- n. Plural form of decasyllable.
“Aeneids of Virgil translated into English decasyllables_, adduces as one of his motives”
“And it is to be observed also that in this same poem it is possible to discover not a few very complete and handsome decasyllables which would do no discredit to”
“He does not seem to have much command of trisyllabic measures, and is perhaps happiest in the above-mentioned mono-rhymed quatrain, apparently a favourite measure then, which he uses sometimes in octosyllables, but often also in decasyllables.”
“In him, or at least in his printer, the mania for cutting up long verses reaches its height, and his very decasyllables are found arranged in the strange fashion of four and six as thus: --”
“Here and there, there are signs of the stateliness and poetical imagery of the "Induction"; but for the most part the decasyllables stop dead at their close and begin afresh at their beginning with a staccato movement and a dull monotony of cadence which is inexpressibly tedious, as will be seen in the following: --”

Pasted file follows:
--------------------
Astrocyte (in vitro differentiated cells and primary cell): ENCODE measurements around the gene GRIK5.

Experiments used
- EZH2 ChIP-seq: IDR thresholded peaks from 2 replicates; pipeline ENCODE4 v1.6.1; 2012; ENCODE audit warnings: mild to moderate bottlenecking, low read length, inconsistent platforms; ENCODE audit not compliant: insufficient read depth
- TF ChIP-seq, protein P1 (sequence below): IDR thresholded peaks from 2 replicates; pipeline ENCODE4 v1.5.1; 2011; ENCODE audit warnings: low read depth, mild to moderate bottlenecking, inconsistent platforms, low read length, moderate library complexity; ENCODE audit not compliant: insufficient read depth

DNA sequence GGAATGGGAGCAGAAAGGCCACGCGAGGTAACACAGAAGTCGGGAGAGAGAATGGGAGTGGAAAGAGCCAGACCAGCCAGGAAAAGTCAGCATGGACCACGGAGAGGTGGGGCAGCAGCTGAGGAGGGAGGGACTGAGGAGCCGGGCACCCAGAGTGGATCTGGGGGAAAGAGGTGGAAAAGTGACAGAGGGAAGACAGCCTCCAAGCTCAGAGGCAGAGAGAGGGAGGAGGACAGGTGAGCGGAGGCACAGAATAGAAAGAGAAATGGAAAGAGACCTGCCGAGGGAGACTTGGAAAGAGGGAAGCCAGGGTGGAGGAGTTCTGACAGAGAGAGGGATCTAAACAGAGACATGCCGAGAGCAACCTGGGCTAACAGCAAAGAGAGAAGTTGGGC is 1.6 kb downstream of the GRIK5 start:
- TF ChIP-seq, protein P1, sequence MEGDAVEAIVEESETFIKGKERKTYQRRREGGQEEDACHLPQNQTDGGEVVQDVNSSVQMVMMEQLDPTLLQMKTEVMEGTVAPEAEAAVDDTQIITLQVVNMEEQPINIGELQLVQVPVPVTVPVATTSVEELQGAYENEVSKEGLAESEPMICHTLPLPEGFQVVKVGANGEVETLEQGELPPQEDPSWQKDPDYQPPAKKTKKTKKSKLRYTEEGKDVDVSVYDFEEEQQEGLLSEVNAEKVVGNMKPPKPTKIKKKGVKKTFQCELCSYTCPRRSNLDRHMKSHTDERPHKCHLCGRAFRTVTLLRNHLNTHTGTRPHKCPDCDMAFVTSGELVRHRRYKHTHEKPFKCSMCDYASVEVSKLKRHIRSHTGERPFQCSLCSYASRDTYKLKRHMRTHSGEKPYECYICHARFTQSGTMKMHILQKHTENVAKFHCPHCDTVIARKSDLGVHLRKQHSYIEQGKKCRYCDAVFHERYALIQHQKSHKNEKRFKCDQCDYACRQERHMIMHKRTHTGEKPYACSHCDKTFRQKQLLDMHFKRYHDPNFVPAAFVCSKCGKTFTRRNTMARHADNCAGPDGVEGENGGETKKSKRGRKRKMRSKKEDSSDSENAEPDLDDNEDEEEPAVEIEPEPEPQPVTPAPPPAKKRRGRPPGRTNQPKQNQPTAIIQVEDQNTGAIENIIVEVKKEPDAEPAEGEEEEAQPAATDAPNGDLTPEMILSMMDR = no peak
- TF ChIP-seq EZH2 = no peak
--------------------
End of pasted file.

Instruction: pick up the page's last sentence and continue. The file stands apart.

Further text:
“In the following poems even worse liberties are found, and the strange turns and twists which the poet gives to his decasyllables suggest either a total want of ear or such a study in foreign languages that the student had actually forgotten the intonation and cadences of his own tongue.”
“Germine nobilis Eulalia is not one of the best, and contrasts ill with the stately decasyllables -- perhaps the very earliest examples of that mighty metre that we have -- which the infant daughter-tongue somehow devised for itself some centuries later.”
“Much more is imparted by the equally peculiar character of the metre -- the long _tirades_ or _laisses_, assonanced or mono-rhymed paragraphs in decasyllables or alexandrines, which, to those who have once caught their harmony, have an indescribable and unparalleled charm.”
“But in this stave there is no instance of the strangest peculiarity, and what seems to some the worst fault of the piece, the profusion of broken-up decasyllables, which sometimes suggest a very "corrupt" manuscript, or a passage of that singular stuff in the Caroline dramatists which is neither blank verse, nor any other, nor prose.”
“I had rather hear Mr.. Warrington's artless prattle than your declamation of Mr. Warrington's decasyllables.”
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